2016, R, 87 min. Directed by Luke Scott. Starring Kate Mara, Anya Taylor-Joy, Rose Leslie, Toby Jones, Paul Giamatti, Michael Yare, Chris Sullivan, Michelle Yeoh, Jennifer Jason Leigh, Boyd Holbrook, Vinette Robinson.
REVIEWED By Steve Davis, Fri., Sept. 2, 2016
Ever since Dr. Frankenstein jolted his hideous creature to life with a zap of electricity in James Whale’s classic 1931 horror film, the movies have obsessively asked: What does it mean to be human? The answer has proved elusive. Borrowing (some may say, stealing) from Blade Runner and, more recently, Ex Machina, the sci-fi thriller Morgan begins with the all-too-familiar premise of an artificial-intelligence experiment gone wrong. Here, the titular female character (Taylor-Joy, in a dim replication of Alicia Vikander’s exemplary performance as an untethered humanoid in Alex Garland’s beautifully rendered Ex Machina) has inexplicably attacked one of her caregivers (a shamefully wasted Leigh), prompting the corporation funding the AI project to send a risk-management consultant (Mara) to investigate whether to terminate its synthesized asset. From the start, there’s something not quite right about this corporate interloper, who intrudes into Morgan’s insular world with discomforting efficiency. With her implacable expression and impossibly erect posture, Mara is anything but subtle. Maybe her performance seems too familiar, too communicated in advance. Unless you’re one of those literally minded individuals who rarely thinks five minutes ahead, a spoiler alert rings like a bell not long into the movie. Whether you feel smart (don’t!) or cheated as a result of this intuition, it’s a premature ejaculation on the filmmakers’ part, any way you look at it.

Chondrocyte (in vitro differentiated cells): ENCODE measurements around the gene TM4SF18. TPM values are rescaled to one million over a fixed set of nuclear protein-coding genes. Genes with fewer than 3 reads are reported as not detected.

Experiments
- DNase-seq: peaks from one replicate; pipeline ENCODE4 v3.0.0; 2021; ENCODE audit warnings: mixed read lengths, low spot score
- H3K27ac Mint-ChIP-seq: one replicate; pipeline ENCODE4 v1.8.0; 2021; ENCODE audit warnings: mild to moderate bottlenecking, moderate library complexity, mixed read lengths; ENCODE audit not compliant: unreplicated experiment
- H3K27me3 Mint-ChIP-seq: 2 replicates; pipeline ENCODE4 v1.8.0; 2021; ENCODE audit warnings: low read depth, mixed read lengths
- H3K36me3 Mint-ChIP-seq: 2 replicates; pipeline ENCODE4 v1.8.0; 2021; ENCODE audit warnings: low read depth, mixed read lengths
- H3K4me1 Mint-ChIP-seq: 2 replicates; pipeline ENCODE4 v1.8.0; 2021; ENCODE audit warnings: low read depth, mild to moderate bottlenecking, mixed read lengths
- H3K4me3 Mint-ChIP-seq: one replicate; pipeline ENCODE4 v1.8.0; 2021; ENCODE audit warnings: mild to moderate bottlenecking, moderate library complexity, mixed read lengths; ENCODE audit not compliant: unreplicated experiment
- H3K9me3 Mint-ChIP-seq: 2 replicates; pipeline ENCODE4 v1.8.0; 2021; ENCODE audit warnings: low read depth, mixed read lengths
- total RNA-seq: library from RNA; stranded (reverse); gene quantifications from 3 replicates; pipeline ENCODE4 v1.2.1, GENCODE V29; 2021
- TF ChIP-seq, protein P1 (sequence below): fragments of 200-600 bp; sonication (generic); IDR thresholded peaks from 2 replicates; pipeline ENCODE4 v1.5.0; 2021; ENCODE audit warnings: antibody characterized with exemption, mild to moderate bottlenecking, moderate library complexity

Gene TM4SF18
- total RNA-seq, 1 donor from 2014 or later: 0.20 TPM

The entire plot exists for the sole purpose of the yawning revelation in the film’s last five minutes. (Rue the day The Sixth Sense sprung from the imagination of M. Night Shyamalan.) From the outset, your only point of reference for Morgan’s frame of mind is the brutal eye-gouging she inflicts on a purported loved one in the first few minutes of the film. And yet, the entirety of the movie rests upon the inexplicable devotion and loyalty of her protectors, who seemingly fail to appreciate the irrefutable truth you immediately comprehend about this unhinged monster imitating human emotion. (Giamatti’s insanely confrontational psychoanalyst is unbelievably rendered, derailing the film from any hope of redemption.) At some point, you begin to root for the inevitable killing spree to continue, reducing the number of characters onscreen on a merciful path toward ending the ridiculous narrative. By the end, what it means to be human becomes a rhetorical question, and a stupid one at best. The depressingly relevant inquiry? Whether this insipidly contrived movie could survive a brain transplant.